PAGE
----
Sunday, February 20, 2011

Audit Risk and Materiality

Audit Risk

An entity operates in an environment where number of risk factors exists due to type of industry, regulatory environment, size of the entity, competitive environment, state of the economy, and complexity of operations. Such risks may or may not effect the preparation of financial statements. The auditor is concerned with those risks only which can effect the financial statements in either way. It is a matter of fact that auditor obtains reasonable assurance through applying various audit techniques that the financial statements depict true and fair view of the financial affairs of the firm under the prevailing financial reporting framework. However the concept of reasonable assurance demonstrates that there is a risk that auditor may express an opinion which is inappropriate in the sense that financial statements are materially misstated and auditor opinion goes contrary to it. Such a risk is known as audit risk.

The main focus of the auditor remains towards planning and performing audit by designing procedures to obtain sufficient audit evidence for forming an appropriate audit opinion in order to reduce audit risk to an acceptably low level. This strategy is consistent with the audit objectives.


Not every audit risk matters to the auditor unless it is material or significant. It implies that any material misstatement which may remain undetected while performing audit procedures is actually the origin of audit risk. To limit the audit risk the auditor needs to assess the risk of material misstatement through performing extensive audit procedures before the commencement of audit and during the audit process. Such procedures include understanding the entity and its environment and designing the audit approach on professional judgments consistent with the entity’s operations and environment. The auditor needs to evaluate what can go wrong in such an atmosphere which can materially effect the preparation of financial statements.

Levels of risk of material misstatements

The auditor considers the risk of material misstatements at two levels. First at the overall financial statements level which means that the risk of material misstatement that relate through out to the financial statements and can potentially effect the preparation of financial statements and many assertions. Precisely speaking when auditor observe overall deficiencies in the internal control system which increase the circumstances of materially misstating the financial statements is referred to as overall level of the risk of material misstatements. The second level of risk of material misstatement relates to individual transactions and account balances which may result misstatement of particular item of the financial statements. To cover such risk the auditor is sought to obtain sufficient appropriate audit evidence in order to reduce the audit risk to acceptably low level.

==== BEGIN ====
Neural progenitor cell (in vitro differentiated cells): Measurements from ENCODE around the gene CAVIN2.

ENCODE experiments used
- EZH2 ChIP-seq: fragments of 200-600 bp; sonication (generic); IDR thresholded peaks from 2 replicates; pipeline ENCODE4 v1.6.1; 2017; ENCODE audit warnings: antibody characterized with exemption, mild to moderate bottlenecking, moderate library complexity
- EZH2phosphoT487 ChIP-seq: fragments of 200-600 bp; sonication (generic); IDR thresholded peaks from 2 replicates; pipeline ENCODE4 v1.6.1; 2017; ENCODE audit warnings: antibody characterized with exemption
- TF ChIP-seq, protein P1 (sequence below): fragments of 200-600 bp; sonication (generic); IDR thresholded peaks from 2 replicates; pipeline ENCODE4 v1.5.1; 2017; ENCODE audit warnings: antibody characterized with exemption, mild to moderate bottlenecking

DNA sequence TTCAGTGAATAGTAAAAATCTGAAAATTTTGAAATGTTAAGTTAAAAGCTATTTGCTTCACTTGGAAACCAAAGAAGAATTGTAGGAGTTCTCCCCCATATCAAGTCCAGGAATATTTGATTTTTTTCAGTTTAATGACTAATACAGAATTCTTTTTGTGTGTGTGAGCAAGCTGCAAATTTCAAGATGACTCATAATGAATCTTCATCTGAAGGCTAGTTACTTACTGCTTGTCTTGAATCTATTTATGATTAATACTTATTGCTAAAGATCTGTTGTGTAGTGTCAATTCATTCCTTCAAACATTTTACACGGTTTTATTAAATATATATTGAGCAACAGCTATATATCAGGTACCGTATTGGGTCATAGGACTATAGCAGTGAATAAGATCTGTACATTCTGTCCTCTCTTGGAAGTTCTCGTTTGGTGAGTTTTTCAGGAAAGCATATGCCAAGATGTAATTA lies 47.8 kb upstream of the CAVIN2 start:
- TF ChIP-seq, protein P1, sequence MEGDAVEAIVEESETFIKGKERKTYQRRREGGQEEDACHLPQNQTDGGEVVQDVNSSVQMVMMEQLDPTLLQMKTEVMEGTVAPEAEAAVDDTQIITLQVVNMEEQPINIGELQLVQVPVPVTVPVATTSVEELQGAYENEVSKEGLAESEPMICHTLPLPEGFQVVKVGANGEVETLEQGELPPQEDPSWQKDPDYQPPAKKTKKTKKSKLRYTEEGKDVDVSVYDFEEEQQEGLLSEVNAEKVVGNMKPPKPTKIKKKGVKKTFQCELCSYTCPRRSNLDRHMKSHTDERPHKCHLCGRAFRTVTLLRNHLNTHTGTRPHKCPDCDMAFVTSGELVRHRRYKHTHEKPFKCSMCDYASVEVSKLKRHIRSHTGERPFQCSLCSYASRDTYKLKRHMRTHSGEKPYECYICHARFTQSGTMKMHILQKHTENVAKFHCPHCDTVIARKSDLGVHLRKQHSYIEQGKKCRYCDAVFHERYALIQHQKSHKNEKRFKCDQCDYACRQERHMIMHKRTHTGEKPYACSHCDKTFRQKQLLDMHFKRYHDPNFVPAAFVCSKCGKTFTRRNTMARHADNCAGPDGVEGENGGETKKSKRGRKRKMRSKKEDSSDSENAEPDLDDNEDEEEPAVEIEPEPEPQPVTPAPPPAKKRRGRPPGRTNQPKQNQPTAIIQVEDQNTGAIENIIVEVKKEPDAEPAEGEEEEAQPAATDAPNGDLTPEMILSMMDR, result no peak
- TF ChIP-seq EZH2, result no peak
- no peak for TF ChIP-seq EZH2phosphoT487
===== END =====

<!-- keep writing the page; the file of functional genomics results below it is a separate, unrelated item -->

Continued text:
Types of audit risk

Apparently following types of audit risks exist.

Inherent risk

Some accounts, assertions, or amounts are inherently vulnerable to material misstatements either individually or when combined with other misstatements in the instances when no special arrangements have been made in the internal control procedures keeping in view the specificity of such accounts, assertions, or amounts. Inherent risk is likely to prevail in complex calculations, estimations, assets and inventory valuations, foreign exchange transactions, and consolidation of subsidiary accounts.

Control risk

When auditor observe weaknesses or deficiencies in the internal control system giving rise to likely situations of non-prevention, non-detection, and non-correction of mistakes and errors on timely basis, such circumstances are known as control risk. It implies that ineffectiveness and inefficiency of the internal controls adopted by the management is the origin of control risk and requires in-depth procedures and detailed testing by the auditor in order to obtain reasonable assurance for forming an opinion of true and fair view.

Detection risk

Detection risk refers to the circumstances when auditor fails to detect any material misstatement despite extensively performing substantive procedures or audit methodologies. Detection risk can not be reduced to zero however it can be reduced to acceptably low level through effectiveness of audit procedure and its application.

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